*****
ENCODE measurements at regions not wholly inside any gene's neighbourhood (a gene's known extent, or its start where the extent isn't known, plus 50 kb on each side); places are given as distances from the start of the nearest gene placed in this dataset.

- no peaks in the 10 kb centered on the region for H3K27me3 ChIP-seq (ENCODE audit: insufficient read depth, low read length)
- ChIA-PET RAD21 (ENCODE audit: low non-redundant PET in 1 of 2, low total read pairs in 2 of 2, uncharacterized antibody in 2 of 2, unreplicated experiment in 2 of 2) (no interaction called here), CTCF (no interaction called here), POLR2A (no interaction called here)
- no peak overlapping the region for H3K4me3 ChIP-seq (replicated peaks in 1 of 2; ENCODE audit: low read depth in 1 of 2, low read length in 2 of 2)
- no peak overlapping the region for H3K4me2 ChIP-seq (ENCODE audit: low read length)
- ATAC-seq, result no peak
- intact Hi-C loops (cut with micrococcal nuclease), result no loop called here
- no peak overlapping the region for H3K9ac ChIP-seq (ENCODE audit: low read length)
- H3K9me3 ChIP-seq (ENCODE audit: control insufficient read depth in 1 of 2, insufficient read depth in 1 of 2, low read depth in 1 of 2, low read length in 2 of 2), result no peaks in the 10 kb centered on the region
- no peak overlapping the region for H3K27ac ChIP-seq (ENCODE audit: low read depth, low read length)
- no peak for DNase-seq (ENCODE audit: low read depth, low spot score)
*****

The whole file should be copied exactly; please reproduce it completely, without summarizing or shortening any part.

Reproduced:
ENCODE measurements at regions not wholly inside any gene's neighbourhood (a gene's known extent, or its start where the extent isn't known, plus 50 kb on each side); places are given as distances from the start of the nearest gene placed in this dataset.

- no peaks in the 10 kb centered on the region for H3K27me3 ChIP-seq (ENCODE audit: insufficient read depth, low read length)
- ChIA-PET RAD21 (ENCODE audit: low non-redundant PET in 1 of 2, low total read pairs in 2 of 2, uncharacterized antibody in 2 of 2, unreplicated experiment in 2 of 2) (no interaction called here), CTCF (no interaction called here), POLR2A (no interaction called here)
- no peak overlapping the region for H3K4me3 ChIP-seq (replicated peaks in 1 of 2; ENCODE audit: low read depth in 1 of 2, low read length in 2 of 2)
- no peak overlapping the region for H3K4me2 ChIP-seq (ENCODE audit: low read length)
- ATAC-seq, result no peak
- intact Hi-C loops (cut with micrococcal nuclease), result no loop called here
- no peak overlapping the region for H3K9ac ChIP-seq (ENCODE audit: low read length)
- H3K9me3 ChIP-seq (ENCODE audit: control insufficient read depth in 1 of 2, insufficient read depth in 1 of 2, low read depth in 1 of 2, low read length in 2 of 2), result no peaks in the 10 kb centered on the region
- no peak overlapping the region for H3K27ac ChIP-seq (ENCODE audit: low read depth, low read length)
- no peak for DNase-seq (ENCODE audit: low read depth, low spot score)